Earth Science

What makes a volcano erupt?

By George Garza
Info Guru, Catalogs.com

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Volcano eruption
From Mount Vesuvius in Italy to Mount St. Helens in the U.S., volcanos have always been a thing of beauty to behold even though they are potentially one of the deadliest natural occurrences to happen
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Nothing is quite as dramatic as seeing a volcano erupt.

There are few geological events that are as dramatic as a volcanic eruption except maybe a hurricane, tornado or a tsunami. Each is dramatic in its own way. A volcano is more localized, however. Its impact will affect a small local area unless, of course, it erupts like Mount St. Helens which was monumental.


Mt. Vesuvius erupted in Italy and buried Pompei. Paricutin, in Mexico, grew in a farmer's field into a 1400- hundred foot volcano over the course of nine years.


What is a Volcano?


Okay, so what is a volcano? It is a geologic formation which has fissures that lead to a deep part of the earth. These fissures, like pipes, have magma or molten rock. When the magma comes out of the volcano, it is called lava. The magma is formed when the heat and pressure in the earth melts the rock.


What makes a volcano erupt?


The pressure under the earth is usually caused by tectonic plates which can come together or come apart, causing these fissures to appear. The magma pressure is from a heat source. It comes from natural radioactive decay within the Earth.


This concentration of radioactive elements is not very high, but this is offset by the volume of the Earth. There is enough earth to add a significant amount of heat produced from the decay to cause the melting. The material that melts, the magma, has a lower density and it migrates to the surface.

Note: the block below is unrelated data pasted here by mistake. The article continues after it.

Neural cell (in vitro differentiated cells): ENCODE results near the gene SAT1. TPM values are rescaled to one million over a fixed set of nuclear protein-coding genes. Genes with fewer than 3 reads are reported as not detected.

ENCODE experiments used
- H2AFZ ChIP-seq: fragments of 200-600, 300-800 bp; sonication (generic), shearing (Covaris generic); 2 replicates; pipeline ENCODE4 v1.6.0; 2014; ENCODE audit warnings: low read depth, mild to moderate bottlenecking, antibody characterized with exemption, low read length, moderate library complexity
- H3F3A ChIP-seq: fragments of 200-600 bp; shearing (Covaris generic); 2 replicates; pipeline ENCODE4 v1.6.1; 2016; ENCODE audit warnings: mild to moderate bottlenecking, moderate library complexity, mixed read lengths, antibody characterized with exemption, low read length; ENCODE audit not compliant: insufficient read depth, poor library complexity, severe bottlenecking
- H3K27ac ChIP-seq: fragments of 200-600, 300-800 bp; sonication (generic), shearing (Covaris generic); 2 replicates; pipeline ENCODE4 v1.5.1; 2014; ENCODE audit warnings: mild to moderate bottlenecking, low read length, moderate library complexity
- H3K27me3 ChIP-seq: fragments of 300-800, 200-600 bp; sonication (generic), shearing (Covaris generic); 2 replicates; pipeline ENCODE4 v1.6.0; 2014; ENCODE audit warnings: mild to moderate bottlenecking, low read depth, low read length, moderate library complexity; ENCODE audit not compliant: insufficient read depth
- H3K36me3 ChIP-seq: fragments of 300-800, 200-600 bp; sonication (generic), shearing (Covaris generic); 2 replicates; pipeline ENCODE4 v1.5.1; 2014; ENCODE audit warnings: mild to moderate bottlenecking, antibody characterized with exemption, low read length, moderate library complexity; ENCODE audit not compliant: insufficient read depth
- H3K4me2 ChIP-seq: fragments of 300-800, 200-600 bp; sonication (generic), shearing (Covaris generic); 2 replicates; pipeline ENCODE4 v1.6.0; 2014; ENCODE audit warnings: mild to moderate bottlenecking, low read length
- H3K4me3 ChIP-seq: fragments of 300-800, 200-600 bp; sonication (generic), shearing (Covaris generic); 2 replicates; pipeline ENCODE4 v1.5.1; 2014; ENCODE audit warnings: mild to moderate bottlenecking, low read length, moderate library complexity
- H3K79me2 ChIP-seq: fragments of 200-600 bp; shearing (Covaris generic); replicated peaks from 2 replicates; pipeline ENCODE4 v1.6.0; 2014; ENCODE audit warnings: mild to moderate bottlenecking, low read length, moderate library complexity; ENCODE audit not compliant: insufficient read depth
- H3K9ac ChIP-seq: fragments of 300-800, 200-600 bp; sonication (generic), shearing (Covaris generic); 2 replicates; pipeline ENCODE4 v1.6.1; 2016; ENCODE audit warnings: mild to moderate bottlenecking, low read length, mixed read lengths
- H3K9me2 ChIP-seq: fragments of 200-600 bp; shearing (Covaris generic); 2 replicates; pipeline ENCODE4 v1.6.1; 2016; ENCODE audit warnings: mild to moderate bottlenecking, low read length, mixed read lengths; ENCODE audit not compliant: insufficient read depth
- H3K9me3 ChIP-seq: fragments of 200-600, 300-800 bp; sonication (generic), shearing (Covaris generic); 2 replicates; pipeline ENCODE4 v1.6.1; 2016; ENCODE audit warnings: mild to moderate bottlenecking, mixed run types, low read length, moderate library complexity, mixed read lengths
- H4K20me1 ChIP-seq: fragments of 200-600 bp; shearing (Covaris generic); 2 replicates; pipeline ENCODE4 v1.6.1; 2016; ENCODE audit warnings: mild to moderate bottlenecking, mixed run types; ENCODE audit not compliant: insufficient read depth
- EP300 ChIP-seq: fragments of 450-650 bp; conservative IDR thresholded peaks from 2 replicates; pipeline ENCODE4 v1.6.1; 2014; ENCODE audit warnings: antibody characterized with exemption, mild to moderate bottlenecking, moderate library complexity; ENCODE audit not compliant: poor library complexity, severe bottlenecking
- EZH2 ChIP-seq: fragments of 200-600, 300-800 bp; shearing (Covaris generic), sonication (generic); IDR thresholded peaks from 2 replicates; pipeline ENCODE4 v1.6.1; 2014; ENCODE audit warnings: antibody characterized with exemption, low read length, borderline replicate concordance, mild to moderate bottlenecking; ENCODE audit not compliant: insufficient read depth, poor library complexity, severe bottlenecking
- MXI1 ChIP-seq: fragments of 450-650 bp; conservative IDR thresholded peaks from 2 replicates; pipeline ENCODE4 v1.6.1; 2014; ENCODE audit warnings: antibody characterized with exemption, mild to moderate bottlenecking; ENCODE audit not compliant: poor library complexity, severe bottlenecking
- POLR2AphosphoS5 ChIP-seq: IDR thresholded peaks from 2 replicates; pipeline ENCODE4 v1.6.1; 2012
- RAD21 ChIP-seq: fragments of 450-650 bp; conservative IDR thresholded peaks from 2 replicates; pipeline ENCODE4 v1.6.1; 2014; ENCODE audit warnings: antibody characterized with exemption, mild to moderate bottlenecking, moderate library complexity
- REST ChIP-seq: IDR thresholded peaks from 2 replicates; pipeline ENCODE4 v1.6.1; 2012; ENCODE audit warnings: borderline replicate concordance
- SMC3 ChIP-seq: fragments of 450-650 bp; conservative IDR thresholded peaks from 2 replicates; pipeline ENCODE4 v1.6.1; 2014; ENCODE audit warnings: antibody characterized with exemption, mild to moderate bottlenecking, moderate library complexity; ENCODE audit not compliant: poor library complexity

The increasing pressure pushes the magma topside. The magma pressure can get high if the supply of gases and earth volume is high. The magma pressure can also get high if magma is just sitting around in the magma chamber within the volcano. This is because as the magma in the chamber starts to cool off, it releases gases. These gases can increase the pressure until the volcano fractures and you have an eruption.





Active and Dormant Volcanoes


Volcanoes can also be classified as dormant or active. A dormant volcano is one which has no activity present. A volcano which may have been active at one time but where no activity is seen for years or centuries is dormant.


Active volcanoes are the ones where there is still some activity present. Usually you can see plumes of steam or ash rise from the surface. Very active ones have lava spill out from the fissures. Many active eruptions are spectacular sights with lava jets shooting hundreds of feet into the air or cascading veins of red lava coming down mountain sides.


Famous Eruptions


Volcanic eruptions are a thing of awe but can be deadly despite their appearance. Take Mount St. Helens in Washington, 1980, for instance. The volcano blew its top. Literally. This was one of the most dramatic eruptions ever captured on film. 


Mount Etna in Sicily had a series of eruptions in 2002 and 2003 that consumed the town of Piano Provenzana and whose activity was felt across the Mediterranean Sea in Libya. The eruption was seen from space.


In 1883, Krakatau in Indonesia created a tsunami and caused over 36,000 deaths. This eruption and the next were dramatic and deadly. Mount Pelee in Martinique during 1802 lead to ash flows and caused 29,000 deaths.


In answer to the question of what makes a volcano erupt, the easiest answer is that it erupts when the pressure of the magma inside becomes so great that the volcano splits and the magma gets out.


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